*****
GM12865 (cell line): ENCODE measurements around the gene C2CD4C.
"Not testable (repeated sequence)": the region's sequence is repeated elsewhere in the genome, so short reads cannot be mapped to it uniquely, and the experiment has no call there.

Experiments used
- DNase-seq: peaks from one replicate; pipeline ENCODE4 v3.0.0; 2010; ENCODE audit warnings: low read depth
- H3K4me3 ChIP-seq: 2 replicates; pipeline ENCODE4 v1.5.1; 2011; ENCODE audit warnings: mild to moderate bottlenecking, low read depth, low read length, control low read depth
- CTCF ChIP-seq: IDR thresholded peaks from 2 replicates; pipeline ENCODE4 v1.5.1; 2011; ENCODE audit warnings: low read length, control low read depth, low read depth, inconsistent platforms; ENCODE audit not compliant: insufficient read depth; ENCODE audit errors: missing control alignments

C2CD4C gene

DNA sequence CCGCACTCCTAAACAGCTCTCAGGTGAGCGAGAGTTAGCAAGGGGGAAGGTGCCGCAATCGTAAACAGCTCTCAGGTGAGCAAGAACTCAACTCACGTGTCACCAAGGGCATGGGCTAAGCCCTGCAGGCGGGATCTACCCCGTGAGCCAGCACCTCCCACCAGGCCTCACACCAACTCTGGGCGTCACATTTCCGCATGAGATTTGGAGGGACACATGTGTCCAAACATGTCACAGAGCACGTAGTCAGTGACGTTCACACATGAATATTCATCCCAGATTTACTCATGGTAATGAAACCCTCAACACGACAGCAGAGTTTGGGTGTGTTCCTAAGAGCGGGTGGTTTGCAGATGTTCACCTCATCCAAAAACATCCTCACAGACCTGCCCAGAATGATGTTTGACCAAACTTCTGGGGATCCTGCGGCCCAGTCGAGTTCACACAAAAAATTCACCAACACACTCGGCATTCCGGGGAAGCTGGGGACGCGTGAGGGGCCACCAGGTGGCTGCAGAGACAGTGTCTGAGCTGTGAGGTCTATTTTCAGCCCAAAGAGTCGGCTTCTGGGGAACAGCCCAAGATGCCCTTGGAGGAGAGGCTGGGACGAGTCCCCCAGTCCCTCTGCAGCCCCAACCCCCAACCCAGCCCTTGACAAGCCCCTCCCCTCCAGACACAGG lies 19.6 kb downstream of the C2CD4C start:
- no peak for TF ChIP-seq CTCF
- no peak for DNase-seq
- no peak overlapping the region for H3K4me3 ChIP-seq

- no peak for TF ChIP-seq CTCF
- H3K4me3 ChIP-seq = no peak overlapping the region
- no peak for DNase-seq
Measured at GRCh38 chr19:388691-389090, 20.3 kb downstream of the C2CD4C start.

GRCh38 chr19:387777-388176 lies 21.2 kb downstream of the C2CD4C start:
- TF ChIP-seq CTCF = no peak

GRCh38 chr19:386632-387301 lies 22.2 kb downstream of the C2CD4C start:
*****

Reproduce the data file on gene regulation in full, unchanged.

GM12865 (cell line): ENCODE measurements around the gene C2CD4C.
"Not testable (repeated sequence)": the region's sequence is repeated elsewhere in the genome, so short reads cannot be mapped to it uniquely, and the experiment has no call there.

Experiments used
- DNase-seq: peaks from one replicate; pipeline ENCODE4 v3.0.0; 2010; ENCODE audit warnings: low read depth
- H3K4me3 ChIP-seq: 2 replicates; pipeline ENCODE4 v1.5.1; 2011; ENCODE audit warnings: mild to moderate bottlenecking, low read depth, low read length, control low read depth
- CTCF ChIP-seq: IDR thresholded peaks from 2 replicates; pipeline ENCODE4 v1.5.1; 2011; ENCODE audit warnings: low read length, control low read depth, low read depth, inconsistent platforms; ENCODE audit not compliant: insufficient read depth; ENCODE audit errors: missing control alignments

C2CD4C gene

DNA sequence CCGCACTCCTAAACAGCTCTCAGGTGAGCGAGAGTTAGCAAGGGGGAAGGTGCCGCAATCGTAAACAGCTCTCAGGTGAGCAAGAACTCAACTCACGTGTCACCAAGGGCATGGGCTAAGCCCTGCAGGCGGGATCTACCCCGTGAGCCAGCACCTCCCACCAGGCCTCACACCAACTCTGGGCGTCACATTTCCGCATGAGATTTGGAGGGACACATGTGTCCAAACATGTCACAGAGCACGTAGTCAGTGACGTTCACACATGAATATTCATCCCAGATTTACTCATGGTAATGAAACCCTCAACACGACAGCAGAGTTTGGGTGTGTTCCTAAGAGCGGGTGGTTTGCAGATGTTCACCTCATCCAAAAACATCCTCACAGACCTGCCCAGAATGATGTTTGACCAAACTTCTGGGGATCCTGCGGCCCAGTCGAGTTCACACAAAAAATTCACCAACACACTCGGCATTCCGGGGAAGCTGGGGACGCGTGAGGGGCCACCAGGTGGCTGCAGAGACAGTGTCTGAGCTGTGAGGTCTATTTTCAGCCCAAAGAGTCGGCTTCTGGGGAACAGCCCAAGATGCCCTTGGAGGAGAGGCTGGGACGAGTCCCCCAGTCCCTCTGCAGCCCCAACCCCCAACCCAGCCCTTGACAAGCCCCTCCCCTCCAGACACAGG lies 19.6 kb downstream of the C2CD4C start:
- no peak for TF ChIP-seq CTCF
- no peak for DNase-seq
- no peak overlapping the region for H3K4me3 ChIP-seq

- no peak for TF ChIP-seq CTCF
- H3K4me3 ChIP-seq = no peak overlapping the region
- no peak for DNase-seq
Measured at GRCh38 chr19:388691-389090, 20.3 kb downstream of the C2CD4C start.

GRCh38 chr19:387777-388176 lies 21.2 kb downstream of the C2CD4C start:
- TF ChIP-seq CTCF = no peak

GRCh38 chr19:386632-387301 lies 22.2 kb downstream of the C2CD4C start: